The strange thing here is that the NMI handler is set to the default handler, which is just an asm("BKPT"), and that handler never gets triggered. Hence, the MCU never stops there, it just keeps running main() as if nothing happened. Which of course has made debugging this a whole lot harder.

For some reason it won't release the NMI functionality, which prevents all other interrupts from occuring. This is confirmed by looking at ICSR, it registers the NMI exception, currently has it as the active exception, even though the pin is reconfigured as GPIO/IRQ16.

Preferably, I would like the KL04 to not be dependent on what the other MCU puts on the line during boot. Do you have any idea of how to do this in the best manner? I've seen that I can set disable NMI functionality, by writing a byte to the flash, but I don't know if thats the correct way to go here. Ideally, the NMI functionality would just run it's exception until the pin is properly set up, and then not run anymore, but that doesn't seem to be the case...

Thank you for your time!

Kind regards

LarsL

0 Kudos
131 Views
carlos_chavez
NXP Employee
NXP Employee

LarsL,

I'm glad it got figured out.  If you are going to use PB5 as a GPIO and not have it be dependent on the state of the pin during boot up, then you should disable the NMI with a write to the appropriate Flash Configuration Field: 0x040D, which corresponds to bit 2 in the FTFA_FOPT[NMI_DIS].  Just so that you are aware, if this is done the NMI cannot be used as a source of wakeup from a low power state.

I hope that this helps.

Have a great weekend.

BR,
Carlos

131 Views
larsl
Contributor II

Thanks for the tip Carlos!

I know it is possible to write this flash field during booting, you wouldn't happen to know if there is an easy way to configure this register so that it is already done in the ELF file I flash to the MCU?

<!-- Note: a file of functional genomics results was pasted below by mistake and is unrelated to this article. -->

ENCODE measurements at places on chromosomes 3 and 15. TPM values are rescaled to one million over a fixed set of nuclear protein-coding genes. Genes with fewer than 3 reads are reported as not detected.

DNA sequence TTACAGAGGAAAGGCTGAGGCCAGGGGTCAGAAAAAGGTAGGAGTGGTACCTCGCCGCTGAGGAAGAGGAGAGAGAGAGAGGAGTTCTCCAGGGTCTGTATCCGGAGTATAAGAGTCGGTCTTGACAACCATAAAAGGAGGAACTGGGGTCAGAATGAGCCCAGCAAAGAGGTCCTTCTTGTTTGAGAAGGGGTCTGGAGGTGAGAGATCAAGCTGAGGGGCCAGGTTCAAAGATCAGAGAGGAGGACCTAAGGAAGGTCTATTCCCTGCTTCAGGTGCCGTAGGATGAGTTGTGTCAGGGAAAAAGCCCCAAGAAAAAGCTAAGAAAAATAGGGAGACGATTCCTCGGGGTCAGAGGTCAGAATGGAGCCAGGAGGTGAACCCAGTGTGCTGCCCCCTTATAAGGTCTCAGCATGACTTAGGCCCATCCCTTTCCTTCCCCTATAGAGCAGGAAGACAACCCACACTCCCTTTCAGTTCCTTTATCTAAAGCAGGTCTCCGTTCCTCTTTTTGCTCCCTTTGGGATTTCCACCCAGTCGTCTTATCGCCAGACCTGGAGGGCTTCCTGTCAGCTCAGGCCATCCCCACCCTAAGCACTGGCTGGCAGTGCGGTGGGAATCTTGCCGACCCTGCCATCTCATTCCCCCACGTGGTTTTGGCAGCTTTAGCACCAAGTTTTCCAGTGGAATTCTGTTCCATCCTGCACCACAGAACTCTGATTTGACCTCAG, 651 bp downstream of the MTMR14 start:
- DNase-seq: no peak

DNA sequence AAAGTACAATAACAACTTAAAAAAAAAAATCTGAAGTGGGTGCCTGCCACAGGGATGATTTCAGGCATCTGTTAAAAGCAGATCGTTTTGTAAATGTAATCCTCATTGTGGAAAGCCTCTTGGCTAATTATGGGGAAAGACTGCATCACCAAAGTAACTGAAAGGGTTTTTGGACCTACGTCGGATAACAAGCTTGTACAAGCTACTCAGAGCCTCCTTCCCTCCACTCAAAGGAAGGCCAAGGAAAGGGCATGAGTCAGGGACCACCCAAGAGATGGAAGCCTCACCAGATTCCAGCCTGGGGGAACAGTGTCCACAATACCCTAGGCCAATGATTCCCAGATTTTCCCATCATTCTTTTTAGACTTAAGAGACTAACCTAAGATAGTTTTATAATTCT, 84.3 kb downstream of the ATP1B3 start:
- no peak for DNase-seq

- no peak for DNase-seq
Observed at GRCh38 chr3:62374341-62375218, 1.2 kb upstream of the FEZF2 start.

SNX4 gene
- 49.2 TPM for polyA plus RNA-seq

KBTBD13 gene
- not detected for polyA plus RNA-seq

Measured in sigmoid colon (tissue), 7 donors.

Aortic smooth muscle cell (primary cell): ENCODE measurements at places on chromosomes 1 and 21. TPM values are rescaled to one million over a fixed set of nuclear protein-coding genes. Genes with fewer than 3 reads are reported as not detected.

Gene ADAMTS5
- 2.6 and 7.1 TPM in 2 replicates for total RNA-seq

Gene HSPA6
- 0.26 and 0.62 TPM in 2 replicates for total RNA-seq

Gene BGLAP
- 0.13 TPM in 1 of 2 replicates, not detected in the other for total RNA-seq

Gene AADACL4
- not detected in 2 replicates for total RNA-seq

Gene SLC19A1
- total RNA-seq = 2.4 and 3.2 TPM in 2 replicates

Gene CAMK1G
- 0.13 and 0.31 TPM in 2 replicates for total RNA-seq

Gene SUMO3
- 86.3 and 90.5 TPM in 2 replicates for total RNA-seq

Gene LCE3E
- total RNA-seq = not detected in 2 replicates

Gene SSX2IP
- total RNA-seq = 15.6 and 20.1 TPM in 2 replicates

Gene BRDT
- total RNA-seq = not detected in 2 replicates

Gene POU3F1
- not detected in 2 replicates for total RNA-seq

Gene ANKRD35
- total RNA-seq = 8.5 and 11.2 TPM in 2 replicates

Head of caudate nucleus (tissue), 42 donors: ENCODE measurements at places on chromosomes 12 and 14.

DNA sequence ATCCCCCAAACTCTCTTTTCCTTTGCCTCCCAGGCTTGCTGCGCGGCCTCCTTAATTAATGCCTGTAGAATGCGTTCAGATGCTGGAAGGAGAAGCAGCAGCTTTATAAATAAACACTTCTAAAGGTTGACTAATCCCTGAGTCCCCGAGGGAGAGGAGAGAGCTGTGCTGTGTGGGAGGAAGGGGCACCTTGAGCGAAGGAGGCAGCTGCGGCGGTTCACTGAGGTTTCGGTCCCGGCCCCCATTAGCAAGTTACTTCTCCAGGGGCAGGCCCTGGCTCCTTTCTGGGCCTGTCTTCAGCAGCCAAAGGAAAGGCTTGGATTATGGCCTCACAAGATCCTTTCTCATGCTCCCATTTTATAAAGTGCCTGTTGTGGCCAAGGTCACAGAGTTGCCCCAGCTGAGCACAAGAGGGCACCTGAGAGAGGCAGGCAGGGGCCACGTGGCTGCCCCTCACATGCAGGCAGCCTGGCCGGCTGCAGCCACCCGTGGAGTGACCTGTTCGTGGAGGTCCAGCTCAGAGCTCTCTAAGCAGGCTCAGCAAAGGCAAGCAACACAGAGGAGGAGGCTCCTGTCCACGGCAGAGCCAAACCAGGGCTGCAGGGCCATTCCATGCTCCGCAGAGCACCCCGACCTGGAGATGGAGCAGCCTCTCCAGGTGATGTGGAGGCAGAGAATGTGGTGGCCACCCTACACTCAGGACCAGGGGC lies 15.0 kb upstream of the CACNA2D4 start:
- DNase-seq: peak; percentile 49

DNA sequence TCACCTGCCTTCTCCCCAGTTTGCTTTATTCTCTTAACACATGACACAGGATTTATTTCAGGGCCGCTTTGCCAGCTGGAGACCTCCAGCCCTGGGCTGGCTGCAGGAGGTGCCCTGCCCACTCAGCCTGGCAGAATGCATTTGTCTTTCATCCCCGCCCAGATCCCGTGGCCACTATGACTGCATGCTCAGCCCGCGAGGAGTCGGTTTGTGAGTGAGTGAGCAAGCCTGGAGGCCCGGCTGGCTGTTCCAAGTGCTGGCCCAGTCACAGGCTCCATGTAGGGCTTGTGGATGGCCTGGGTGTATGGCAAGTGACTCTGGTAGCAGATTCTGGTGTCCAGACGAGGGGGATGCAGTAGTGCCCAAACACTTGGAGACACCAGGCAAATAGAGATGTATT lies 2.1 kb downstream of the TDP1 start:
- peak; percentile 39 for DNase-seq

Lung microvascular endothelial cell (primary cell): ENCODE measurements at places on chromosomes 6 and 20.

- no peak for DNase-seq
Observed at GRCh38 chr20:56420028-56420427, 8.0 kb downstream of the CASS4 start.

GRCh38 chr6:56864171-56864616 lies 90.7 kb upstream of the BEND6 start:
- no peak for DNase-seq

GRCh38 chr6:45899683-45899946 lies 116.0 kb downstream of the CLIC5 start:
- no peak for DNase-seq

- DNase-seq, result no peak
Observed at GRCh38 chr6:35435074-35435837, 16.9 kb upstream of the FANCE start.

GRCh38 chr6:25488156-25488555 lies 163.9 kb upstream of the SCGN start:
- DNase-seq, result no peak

Have a great weekend you too!

/LarsL

0 Kudos
132 Views
Jorge_Gonzalez
NXP Employee
NXP Employee

Hello larsl:

The FOPT register is actually volatile and its value is loaded from the corresponding flash field after reset. If you want to program default values in flash, you could include in your code a complete array with your preferred values for all the registers up to FOPT (last two bytes are reserved), just like suggested in the next thread:

Re: How to enable security on a KL15

Please be careful specially with the FSEC non volatile value, as you might end securing your device and/or disabling mass erase. Also keep an eye in the RESET_PIN_CFG bit from FOPT, since the reset pin can get disabled.

There is an easier way to do this with Processor Expert like showed with the next image, but this alternative can be tricky if your project was not set to use PE:

FOPT.png

And last, I leave this option from other post by colleague Derek Snell, but using IAR:

Using IAR EWARM to program flash configuration field

Hope this is useful :smileyhappy:

Kind Regards!

/Jorge

View solution in original post

0 Kudos
131 Views
larsl
Contributor II

Thank you for that thorough answer Jorge! I'll give it a shot first thing monday morning, but I'm quite sure it's gonna do the trick :smileyhappy:

Thanks for all the help, both Jorge and Carlos!

Kind regards

LarsL

131 Views
larsl
Contributor II

In case anybody else would be interested in this issue in the future, setting up this flash configuration field did help disable the NMI interrupts :smileyhappy:

Thanks to all involved!

LarsL

0 Kudos